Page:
Green said she was told she wouldn’t be forced to do anything she didn’t want to do by Scuderi-Hunter, whom she said proceeded to clean up the blood herself with gloves, disinfecting wipes, bleach and a mop.
The client, meanwhile, was transported that night to UHS Binghamton General Hospital and discharged back to the shelter the following morning, Green said, against her recommendation.
When she voiced her concern to her supervisors, Green said she was told she “had nothing to worry about.”
Dunn asked Green if such decisions were typically made through a group consensus, including opinions from more qualified and experienced staff, to which she agreed. He asked if she felt she her recommendation had been heard by others, even if it wasn’t accepted, to which she again agreed.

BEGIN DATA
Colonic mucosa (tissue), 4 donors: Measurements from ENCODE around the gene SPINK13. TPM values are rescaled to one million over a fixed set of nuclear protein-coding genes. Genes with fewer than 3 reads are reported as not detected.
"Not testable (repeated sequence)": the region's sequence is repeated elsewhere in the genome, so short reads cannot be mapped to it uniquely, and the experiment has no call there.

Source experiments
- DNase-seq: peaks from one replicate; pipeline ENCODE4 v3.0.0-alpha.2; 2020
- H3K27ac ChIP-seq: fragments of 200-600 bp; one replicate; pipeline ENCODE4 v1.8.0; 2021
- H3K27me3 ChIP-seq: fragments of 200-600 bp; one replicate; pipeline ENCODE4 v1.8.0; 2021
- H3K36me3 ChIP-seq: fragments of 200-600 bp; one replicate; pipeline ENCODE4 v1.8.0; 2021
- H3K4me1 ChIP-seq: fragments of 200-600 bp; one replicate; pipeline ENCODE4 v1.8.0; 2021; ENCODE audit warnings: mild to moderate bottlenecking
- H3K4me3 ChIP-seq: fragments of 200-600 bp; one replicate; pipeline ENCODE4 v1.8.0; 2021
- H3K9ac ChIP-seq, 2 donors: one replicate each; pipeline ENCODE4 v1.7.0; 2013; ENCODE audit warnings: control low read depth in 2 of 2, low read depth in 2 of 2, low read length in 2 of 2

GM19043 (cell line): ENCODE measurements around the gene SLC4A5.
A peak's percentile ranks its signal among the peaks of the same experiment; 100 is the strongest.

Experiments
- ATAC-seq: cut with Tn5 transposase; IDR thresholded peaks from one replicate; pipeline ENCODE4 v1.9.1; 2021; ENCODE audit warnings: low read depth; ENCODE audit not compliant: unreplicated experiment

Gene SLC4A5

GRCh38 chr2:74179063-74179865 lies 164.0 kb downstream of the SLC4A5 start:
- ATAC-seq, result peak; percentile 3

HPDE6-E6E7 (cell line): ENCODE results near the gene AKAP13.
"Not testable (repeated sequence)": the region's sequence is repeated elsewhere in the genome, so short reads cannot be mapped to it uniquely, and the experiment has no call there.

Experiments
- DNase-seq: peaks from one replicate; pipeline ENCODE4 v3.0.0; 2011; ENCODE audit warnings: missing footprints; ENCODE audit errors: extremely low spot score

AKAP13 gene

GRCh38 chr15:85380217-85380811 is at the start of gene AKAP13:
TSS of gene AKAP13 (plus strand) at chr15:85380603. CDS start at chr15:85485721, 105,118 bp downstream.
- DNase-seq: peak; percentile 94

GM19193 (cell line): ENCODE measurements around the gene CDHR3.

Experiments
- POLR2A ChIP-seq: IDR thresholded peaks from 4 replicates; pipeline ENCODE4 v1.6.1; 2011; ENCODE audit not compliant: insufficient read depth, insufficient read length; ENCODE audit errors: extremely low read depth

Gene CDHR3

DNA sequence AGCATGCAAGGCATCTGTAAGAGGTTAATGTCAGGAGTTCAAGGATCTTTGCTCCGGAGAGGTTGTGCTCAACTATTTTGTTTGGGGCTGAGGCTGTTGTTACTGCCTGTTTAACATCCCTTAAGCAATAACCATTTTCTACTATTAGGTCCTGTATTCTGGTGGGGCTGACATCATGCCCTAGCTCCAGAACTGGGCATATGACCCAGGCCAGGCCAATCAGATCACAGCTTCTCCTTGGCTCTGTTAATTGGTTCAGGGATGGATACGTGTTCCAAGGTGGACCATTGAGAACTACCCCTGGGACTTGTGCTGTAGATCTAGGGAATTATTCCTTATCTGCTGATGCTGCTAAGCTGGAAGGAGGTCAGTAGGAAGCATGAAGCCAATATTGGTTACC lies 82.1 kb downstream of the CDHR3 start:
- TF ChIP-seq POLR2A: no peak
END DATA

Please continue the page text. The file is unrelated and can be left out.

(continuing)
When prompted by Dunn, Green also testified that she regularly felt supported in her position by her superiors and was encouraged to seek promotion.
Riccio overruled Miller’s objection to the relevance of the question after Dunn explained that “the commissioner is being charged with demeaning employees. She’s being charged with yelling at employees. She’s being charged with being disrespectful to employees. She’s being charged with having a bad management style that doesn’t encourage employees to be successful.”
“Aside from this case, I have never had an issue with the commissioner,” Green said.
The hearing is scheduled to resume at 9:30 a.m. Tuesday in the Board of Supervisors Room at 111 Main Street in Delhi. Testimony is expected to continue beyond Tuesday, but further dates have yet to be announced.
Sarah Eames, staff writer, can be reached at firstname.lastname@example.org or 607-441-7213. Follow her @DS_SarahE on Twitter.